This is getting ridiculous. I close Firefox, thinking maybe some new version of Flash was just installed and I need to reopen the browser. Okay, try again. Same lovely charcoal nothing. All right, I can’t just give up, I’m writing a damn review here!

I launch Safari. Guess what? It works. Is Safari hot or what? I enter all my registration info, including a personal URL name at photoshop.com, which sounds like another “you can only publish here” sort of deal. Next, I wait for mail from Adobe to confirm my email.

I’m finally in. Here’s the opening screen.

Photoshop Express Opening Screen

I start by uploading a photo. It goes straight to my hard drive. No chance of any other options. I can choose to upload it to an album (I don’t have any yet) or my default library. Once the photo is in my library, I merely double click it to edit.

Here’s the editing interface. The menu is on the left, and includes Basics (crop, red-eye, rotate, etc.), Tuning (sharpen, fill, balance, etc.), and Effects (pop color, tint, sketch, distort, etc.).

The Photoshop express editing interface

I change a few things, including pop color–wanted to know what it did–and click Save. It saves in my library (no other option is offered) and replaces the original with the edited image. Back in the library, I click a pulldown menu and see a number of options.

Photoshop Express photo options

I pick “embed” and am told that the embed code has been copied. I paste it right here:

w00t! I can edit AND use the edited photo where I want. After all that agony getting started in Firefox, I’m happy with Photoshop Express at last.

I click a “My Gallery” button and find that this is why they asked for the somename.photoshop.com when I registered. I can create an album in my library and share it at this public URL. Good feature that incorporates both editing and sharing in one spot.

Some conclusions

Picnik I already liked for ease of use and convenience. Comparing it with FotoFlexer and Photoshop Express hasn’t done anything to change my opinion on that. It may not be fair to say that it has fewer bugs, since FotoFlexer and Photoshop Express are relatively new and haven’t had time to work things out yet, but I’m going to say it anyway.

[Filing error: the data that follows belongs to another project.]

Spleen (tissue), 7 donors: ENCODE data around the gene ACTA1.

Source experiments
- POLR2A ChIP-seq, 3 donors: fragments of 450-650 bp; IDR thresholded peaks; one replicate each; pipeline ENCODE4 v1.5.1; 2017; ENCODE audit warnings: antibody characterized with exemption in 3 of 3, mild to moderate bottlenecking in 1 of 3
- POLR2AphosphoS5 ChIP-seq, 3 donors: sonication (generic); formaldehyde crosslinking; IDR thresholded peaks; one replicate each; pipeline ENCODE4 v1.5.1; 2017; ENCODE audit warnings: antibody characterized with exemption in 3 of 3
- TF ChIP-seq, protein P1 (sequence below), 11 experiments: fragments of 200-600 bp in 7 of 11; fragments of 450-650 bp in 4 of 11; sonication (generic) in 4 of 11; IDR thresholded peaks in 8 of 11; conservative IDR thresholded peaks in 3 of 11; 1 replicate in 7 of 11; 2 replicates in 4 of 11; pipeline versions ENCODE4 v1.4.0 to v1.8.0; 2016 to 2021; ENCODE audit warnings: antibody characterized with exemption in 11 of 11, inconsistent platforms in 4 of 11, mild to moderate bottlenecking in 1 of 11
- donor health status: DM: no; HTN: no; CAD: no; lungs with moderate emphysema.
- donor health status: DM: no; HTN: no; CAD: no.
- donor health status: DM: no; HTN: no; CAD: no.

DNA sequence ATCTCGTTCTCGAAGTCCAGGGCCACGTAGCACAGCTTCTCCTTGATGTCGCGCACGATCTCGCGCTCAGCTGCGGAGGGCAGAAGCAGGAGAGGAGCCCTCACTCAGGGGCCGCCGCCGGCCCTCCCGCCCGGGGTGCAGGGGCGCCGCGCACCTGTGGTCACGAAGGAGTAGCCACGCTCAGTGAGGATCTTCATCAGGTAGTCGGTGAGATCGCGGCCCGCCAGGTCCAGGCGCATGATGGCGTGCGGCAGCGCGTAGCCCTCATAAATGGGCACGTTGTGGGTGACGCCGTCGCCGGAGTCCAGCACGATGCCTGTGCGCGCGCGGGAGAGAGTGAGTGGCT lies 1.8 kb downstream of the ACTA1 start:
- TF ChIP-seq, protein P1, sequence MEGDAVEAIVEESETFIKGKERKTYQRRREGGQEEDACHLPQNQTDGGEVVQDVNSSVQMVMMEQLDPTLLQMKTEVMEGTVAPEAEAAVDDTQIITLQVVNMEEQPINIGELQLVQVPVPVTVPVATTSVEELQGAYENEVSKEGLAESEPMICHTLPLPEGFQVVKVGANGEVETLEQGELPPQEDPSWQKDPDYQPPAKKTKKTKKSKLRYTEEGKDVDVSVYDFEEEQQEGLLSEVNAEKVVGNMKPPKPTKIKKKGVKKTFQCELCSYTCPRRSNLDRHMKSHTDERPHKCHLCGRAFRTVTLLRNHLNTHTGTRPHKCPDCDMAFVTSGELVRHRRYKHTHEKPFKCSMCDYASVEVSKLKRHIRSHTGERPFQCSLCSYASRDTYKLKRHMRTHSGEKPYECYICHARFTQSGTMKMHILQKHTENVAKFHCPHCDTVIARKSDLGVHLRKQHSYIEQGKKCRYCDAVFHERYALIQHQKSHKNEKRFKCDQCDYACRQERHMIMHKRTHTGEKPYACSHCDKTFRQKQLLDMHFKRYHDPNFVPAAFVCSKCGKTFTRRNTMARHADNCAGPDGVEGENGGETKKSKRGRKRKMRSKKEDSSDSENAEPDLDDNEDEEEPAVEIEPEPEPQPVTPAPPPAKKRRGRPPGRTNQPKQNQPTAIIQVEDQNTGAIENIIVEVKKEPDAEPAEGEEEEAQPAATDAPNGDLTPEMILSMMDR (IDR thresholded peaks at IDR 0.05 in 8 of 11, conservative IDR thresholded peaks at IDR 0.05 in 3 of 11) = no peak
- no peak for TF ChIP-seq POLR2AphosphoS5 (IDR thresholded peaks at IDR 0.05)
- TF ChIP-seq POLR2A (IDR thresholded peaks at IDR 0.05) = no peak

FotoFlexer has very impressive editing tools, but unless I hear from them about my feedback and find a way to make use of the edited images on my own blogs and sites, I don’t have much use for their services. If this is fixed, there are some super nice effects available among their editing tools.

Photoshop Express should work in Firefox. That it doesn’t is not acceptable. That Adobe launched today without making sure it worked in Firefox is unbelievable. Just because I love Adobe and am an AdobeQuerque community expert, I’m going to assume that this will be fixed. If it is, Photoshop Express will be a valuable online editing tool and photosharing site for many people.

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5 thoughts on “Smackdown: Picnik, FotoFlexer and Photoshop Express

  1. Pingback: Teaching Aids : Serendipity and the Art of the Quilt

  2. Thanks, Virginia, for these reviews. For me, Photoshop Express is out of the question due to that awful light text on dark background. (Don’t professional interface designers understand usability anymore?)

    The other two look good except, for example, when I’m traveling on trains or planes as I’ll be doing later this week.

    Maybe one day I’ll find them useful, but probably not until wireless is universal. Where I live, I regularly get knocked offline when the power goes down for a couple of hours and I rely on batteries and my hard drive to get work done. (Yes, life can be primitive in Maine ;-)

  3. It looks to me that with FotoFlexer you can save your images to either their site or Photobucket, Facebook, MySpace, Picasa, Flickr, Phanfare, Smugmug, or Yahhoo. I hit the save button and was given these options. From those accounts I guess you can link to them etc but i must admit I found the interface confusing on this

  4. SharonB, I went back to FotoFlexer and see the changes you described. Today I was able to edit photos from several places, including Flickr, and I was able to save the photo back to Flickr. It did not overwrite the original image. You can see it here Hugh as blueprint is the new one. It uses the FotoFlexer blueprint effect.

  5. Another solution to the FotoFlexer saving problem is to download Jing or some other free screen capture software and just copy and save the photo from your scree.